You need the rapport from your audience to bounce back with. Also, depending on your content you won’t know what will happen during the live stream. If you’re on Twitch sharing a new video game, how will you know what’s to come? However, this doesn’t mean you can’t do a pretend run. Get everything set up to make sure your equipment works, and also try to figure out what angle you want the video to take. You’ll need to have a theme or idea to work with, rather than just clicking the camera button and sitting there with nothing to say.

Twitch don’ts

Just like there are many things you should do when it comes to going live on Twitch, there are also things you shouldn’t. If you want your channel to become a success, you’ll need to avoid anything which might put a viewer off. This isn’t always anything you’re personally doing, sometimes it can just come down to your internet connection not being steady enough to handle live streaming. But, nonetheless, if your audience can’t easily watch, they might quickly turn over.

Have an inconsistent schedule

Your audience want to know when they’ll be able to watch you. Therefore, it’s important right from the start to figure out a schedule that works for you, and you can stick to. Without it, you might be missing out on a whole group of viewers simply because they don’t have the warning you’re going to be streaming. If you want your content to be successful, it’s best to find days you know you’ll be able to go live on Twitch and then get into the habit.

Perhaps come up with topics ahead of time, so you know for example you’re going to go live every Tuesday testing out a new video game. Then, from there, you can start to pencil in the games you’re going to test. If a new one comes out, but you already have slots filled, make changes to your games scheduled to ensure the most popular one is featured first. But, having a rough guide is the best way forward because that way you won’t get to the day not knowing what to share.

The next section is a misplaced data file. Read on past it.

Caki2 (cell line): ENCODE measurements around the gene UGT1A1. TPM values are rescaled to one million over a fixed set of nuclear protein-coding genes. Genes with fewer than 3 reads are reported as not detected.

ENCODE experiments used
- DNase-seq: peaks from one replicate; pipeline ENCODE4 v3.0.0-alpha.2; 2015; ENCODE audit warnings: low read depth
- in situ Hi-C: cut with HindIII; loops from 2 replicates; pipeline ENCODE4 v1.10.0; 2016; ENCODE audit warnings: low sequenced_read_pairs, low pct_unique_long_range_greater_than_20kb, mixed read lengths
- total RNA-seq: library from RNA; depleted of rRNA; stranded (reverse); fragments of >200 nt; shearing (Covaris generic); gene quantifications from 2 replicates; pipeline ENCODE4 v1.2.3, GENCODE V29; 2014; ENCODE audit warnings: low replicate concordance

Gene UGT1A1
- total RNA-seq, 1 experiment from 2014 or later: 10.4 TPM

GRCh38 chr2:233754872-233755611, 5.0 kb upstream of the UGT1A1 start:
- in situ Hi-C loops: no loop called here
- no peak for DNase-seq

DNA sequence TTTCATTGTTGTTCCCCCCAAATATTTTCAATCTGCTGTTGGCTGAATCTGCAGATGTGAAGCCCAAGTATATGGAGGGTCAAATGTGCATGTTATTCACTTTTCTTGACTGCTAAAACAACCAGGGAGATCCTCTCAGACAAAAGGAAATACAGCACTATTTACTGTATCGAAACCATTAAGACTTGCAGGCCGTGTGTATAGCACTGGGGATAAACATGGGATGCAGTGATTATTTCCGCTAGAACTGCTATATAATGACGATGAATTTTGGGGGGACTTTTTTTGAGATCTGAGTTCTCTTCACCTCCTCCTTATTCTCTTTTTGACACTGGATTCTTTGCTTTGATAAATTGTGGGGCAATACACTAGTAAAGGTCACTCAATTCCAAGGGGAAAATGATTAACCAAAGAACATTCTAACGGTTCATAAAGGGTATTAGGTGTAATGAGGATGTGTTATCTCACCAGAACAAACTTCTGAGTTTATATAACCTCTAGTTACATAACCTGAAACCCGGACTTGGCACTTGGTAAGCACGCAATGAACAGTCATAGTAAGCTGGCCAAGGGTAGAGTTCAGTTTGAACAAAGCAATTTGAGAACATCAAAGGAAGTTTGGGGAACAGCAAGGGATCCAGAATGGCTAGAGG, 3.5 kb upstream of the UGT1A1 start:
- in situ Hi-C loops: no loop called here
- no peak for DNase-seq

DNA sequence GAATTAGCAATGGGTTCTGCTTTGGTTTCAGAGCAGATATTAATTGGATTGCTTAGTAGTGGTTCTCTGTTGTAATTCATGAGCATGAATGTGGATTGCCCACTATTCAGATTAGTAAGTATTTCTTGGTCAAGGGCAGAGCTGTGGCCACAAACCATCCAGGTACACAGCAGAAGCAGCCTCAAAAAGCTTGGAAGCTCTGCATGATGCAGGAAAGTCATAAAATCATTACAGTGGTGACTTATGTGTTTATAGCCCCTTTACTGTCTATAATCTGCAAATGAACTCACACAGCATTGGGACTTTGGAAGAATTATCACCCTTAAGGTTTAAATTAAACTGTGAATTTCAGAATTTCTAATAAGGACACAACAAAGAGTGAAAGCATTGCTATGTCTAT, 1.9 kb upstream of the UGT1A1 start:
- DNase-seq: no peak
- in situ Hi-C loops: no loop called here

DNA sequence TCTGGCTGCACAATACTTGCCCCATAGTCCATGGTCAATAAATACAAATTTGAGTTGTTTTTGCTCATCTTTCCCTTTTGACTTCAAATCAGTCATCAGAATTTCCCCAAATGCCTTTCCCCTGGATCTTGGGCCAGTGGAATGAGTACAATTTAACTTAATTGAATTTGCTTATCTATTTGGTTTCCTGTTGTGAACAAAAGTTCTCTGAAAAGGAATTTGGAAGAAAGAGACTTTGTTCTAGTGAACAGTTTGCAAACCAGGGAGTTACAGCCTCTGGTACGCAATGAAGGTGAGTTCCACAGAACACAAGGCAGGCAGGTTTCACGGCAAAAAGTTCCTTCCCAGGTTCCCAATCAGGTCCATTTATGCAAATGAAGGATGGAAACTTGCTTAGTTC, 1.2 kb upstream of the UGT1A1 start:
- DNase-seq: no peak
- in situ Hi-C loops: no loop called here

Leave your internet speed to chance

You need to ensure your internet speed will be up to the challenge. It doesn’t look professional if your internet cuts out halfway through the stream. Sometimes, things happen, but with your internet you can usually prevent these hiccups. When it comes to your preparation, ensure you have checked your internet speed, so you know you’re guaranteed the connection. Leaving it up to chance is like setting yourself up for failure.

Not only do you need to test your connection works, but also at what speed? You need to ensure it can handle everything you need from it within your Twitch stream. For example, are you playing video games? If so, can it handle you streaming the game while also hosting your own live stream? This comes back to the needed test run. Try out your games with streaming running alongside to see if your internet can handle the real thing.

These are just a few suggestions we have for those of you who are hoping to branch into Twitch soon. Most things, you’ll learn along the way. You’ll discover your own routine and find what works for you and what doesn’t. However, it’s important you get yourself started on the right food. The sooner you start figuring out what you want from Twitch, and what you have to offer viewers, the sooner you can start preparing for your videos.